As the temporary shutdown of Broadway and theatres around the world continues, Playbill is reaching out to artists to see how they are physically and creatively responding to a changed world.
The series continues with Beth Leavel, who won Tony and Drama Desk Awards for her performance in the title role of The Drowsy Chaperone. She also received Tony and Drama Desk nominations for her work in The Prom and Baby, It's You!, and her other Broadway credits include Bandstand, Elf, Young Frankenstein, Mamma Mia!, 42nd Street, The Civil War, Show Boat, and Crazy for You. Leavel was seen Off-Broadway in Standing on Ceremony: The Gay Marriage Plays, Lone Star Love, The Jazz Singer, and An Unfinished Song, while her screen credits include In Strange Woods, The Walking Dead: World Beyond, This Is Where I Leave You, Pzazz 101, ER, and Law & Order: Criminal Intent.
Leavel, who is scheduled to star in the summer 2022 Chicago world premiere of the musical version of The Devil Wears Prada, will also be part of the cast of Scott Siegel's virtual presentation of Broadway by the Year: The Kander & Ebb Years, which will stream May 10 at 7 PM ET. Also featuring Ute Lemper, Tony Yazbeck, Natascia Diaz, and Danny Gardner, tickets for the concert are available by clicking here.
What is your typical day like now?
My typical day in this new normal? Not doing eight shows a week… I go to bed much earlier and wake up much earlier. Adam [Heller] (my fiancé) and I moved, so we have been putting a new apartment together, which has been a great creative distraction. Lots of Zooms/coaching and podcasts. And, I have never watched so much TV in my life. Exploring cooking (not my strong suit). And… I have a cat: Malcolm. He’s a handful!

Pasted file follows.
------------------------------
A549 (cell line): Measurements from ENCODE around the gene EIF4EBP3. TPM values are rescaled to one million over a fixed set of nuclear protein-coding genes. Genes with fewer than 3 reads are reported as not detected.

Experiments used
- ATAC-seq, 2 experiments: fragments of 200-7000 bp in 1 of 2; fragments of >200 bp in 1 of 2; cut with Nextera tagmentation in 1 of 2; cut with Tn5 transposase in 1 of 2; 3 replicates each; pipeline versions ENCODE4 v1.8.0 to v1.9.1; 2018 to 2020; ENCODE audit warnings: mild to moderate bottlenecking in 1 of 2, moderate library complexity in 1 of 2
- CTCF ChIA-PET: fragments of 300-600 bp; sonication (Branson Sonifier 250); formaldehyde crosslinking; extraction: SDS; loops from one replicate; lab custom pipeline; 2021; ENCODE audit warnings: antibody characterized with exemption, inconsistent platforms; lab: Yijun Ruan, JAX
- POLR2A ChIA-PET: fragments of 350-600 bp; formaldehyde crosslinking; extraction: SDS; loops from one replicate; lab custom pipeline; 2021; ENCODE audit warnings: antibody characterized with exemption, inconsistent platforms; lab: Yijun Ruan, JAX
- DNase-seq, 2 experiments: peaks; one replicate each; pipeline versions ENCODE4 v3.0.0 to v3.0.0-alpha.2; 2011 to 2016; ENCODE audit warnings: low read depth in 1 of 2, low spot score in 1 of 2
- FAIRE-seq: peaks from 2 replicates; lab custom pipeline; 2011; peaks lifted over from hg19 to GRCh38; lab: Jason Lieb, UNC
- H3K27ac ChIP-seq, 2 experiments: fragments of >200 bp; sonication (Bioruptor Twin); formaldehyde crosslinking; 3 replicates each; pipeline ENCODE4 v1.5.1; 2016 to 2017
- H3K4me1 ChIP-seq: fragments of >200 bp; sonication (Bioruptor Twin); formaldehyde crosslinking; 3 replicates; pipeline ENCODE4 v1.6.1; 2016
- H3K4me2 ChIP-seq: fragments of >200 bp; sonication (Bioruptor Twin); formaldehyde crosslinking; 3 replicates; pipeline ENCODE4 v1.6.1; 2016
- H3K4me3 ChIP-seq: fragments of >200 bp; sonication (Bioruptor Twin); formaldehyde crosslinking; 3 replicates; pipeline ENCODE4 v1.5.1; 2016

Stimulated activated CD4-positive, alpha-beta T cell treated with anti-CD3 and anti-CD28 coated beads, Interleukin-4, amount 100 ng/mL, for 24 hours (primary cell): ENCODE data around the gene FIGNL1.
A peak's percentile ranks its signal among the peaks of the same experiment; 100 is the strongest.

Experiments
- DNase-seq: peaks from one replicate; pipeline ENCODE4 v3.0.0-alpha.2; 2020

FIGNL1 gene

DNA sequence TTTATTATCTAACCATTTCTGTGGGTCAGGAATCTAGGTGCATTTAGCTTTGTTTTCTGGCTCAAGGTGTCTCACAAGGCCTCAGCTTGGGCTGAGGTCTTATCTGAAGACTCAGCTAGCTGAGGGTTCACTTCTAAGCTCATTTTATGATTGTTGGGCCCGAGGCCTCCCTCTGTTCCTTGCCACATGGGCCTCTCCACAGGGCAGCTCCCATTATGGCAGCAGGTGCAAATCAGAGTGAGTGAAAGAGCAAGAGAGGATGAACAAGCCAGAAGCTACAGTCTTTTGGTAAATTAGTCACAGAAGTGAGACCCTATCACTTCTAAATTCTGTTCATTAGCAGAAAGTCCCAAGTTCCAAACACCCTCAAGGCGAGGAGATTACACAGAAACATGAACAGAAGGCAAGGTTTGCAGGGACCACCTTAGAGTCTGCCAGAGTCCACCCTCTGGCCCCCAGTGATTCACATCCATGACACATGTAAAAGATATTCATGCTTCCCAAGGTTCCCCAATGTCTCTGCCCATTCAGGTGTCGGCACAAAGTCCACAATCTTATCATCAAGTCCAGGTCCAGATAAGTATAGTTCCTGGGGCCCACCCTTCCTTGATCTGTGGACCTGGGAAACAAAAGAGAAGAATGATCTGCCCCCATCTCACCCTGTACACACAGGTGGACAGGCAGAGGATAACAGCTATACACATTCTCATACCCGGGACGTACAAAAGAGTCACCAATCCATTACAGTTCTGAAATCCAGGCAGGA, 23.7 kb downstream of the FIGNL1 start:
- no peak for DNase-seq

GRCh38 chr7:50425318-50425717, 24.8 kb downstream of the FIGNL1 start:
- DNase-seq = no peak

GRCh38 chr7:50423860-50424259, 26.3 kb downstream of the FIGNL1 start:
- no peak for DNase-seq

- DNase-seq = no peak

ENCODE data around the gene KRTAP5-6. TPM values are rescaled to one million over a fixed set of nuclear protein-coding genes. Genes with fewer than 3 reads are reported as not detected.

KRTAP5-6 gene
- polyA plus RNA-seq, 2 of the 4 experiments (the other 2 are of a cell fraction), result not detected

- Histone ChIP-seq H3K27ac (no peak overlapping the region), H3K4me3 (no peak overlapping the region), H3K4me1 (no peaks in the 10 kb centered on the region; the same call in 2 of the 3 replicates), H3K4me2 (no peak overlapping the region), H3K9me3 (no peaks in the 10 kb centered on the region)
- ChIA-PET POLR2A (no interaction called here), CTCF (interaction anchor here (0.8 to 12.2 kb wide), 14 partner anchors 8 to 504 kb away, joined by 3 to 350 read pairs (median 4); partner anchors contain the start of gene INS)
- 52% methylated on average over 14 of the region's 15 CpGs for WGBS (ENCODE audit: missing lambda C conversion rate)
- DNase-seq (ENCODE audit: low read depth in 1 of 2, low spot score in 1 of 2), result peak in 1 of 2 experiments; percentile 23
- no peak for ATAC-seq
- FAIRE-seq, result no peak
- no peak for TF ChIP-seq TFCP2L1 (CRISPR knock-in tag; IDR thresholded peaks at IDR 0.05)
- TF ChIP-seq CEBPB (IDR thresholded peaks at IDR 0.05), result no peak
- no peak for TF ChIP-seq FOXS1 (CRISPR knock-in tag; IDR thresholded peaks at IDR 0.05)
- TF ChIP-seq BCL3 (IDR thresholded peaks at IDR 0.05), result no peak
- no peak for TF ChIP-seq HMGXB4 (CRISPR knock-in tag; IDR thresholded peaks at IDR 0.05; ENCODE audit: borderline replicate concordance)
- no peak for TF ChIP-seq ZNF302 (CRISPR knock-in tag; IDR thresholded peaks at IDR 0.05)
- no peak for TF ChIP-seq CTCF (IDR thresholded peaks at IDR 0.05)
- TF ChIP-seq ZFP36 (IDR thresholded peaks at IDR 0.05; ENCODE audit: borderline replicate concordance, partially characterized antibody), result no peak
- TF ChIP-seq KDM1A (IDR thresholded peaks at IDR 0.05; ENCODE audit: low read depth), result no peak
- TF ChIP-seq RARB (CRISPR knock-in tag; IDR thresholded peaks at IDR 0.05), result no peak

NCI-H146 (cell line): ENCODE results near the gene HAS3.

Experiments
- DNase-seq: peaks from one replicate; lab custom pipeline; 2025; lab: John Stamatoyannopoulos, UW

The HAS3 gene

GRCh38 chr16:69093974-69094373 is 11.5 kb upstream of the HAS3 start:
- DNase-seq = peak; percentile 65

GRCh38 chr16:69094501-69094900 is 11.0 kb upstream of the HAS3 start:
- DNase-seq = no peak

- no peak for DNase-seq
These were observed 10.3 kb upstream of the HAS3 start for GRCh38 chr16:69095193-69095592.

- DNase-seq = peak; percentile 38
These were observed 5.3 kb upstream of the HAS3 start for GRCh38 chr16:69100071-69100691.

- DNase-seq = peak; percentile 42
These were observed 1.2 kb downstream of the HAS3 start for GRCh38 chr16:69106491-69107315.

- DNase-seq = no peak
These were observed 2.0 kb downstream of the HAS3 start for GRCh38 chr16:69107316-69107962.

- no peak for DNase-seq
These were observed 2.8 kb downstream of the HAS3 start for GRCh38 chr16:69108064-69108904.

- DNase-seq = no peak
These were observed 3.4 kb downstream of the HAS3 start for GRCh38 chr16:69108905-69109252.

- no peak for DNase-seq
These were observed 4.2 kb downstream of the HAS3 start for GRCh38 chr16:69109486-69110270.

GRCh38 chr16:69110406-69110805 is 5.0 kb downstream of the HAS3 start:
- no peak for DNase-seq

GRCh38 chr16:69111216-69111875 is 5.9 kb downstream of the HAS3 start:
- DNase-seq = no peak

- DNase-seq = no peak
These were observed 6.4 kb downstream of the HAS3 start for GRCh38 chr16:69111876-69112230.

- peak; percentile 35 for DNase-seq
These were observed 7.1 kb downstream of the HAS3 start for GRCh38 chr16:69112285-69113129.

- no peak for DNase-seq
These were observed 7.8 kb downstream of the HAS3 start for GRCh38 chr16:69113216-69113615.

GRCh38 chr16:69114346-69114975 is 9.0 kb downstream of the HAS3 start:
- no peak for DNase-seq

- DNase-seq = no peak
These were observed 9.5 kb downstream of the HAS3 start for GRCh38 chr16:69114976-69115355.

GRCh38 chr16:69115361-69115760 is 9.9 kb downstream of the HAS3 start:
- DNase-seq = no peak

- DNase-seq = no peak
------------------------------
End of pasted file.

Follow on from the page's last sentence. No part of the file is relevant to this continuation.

What book/TV show/podcast/film should everyone take the time to consume during this period?
Podcasts. A great one, in which I play a part, is In Strange Woods. Also, Killing It on Broadway. Re-watching Mad Men from first episode. Brilliance! Binged Schitt’s Creek!!
During this time of reflection and re-education regarding BIPOC artists and artistry, particularly in the theatre, what do you want people (those in power, fellow actors, audiences) to be aware of? What do you want them to consider further?
I will be a better listener. I will be a better advocate, and I will vote.
What advice would you give to someone who may be struggling with the isolation and/or the current unrest?
What a year this has been. I’m lucky to have been isolated with Adam and Malcolm. There are good days, and not so good days. That’s okay. Reach out. Call people. Ask for help if you need it. My friend Josh Lamon came up with a great pandemic mantra: Having a good day? You’re nailing it! Having a bad day? You’re nailing it. So... I’m nailing it!!
How, if at all, are you keeping your creative juices flowing? Has that been helpful to you?
My creative juices/creative heartbeat has been kept alive with coaching and saying yes to opportunities that arise; the upcoming Scott Siegel Town Hall concert on May 10, where I get to sing Kander and Ebb tunes! (I get to sing “Maybe This Time.”) I have never belted so much in my living room. Also, I know people who have been putting together play readings and meet once a month just to have fun/sing and connect.
Are you working on any theatrical projects during this time?
I am lucky enough to have been involved in a slew of new projects, including a new TV project, The Bite, which Adam and I shot single-handedly in our apartment. The Devil Wears Prada is actively being developed. Zoom reading coming soon.
What organization would you recommend people learn more about or donate to during this time of change?
There are so many organizations worthy and in need of help: The Actors Fund, Broadway Cares, Broadway Barks, and Mary-Mitchell Campbell’s organization ASTEP (Artists Striving to End Poverty). … nailing it…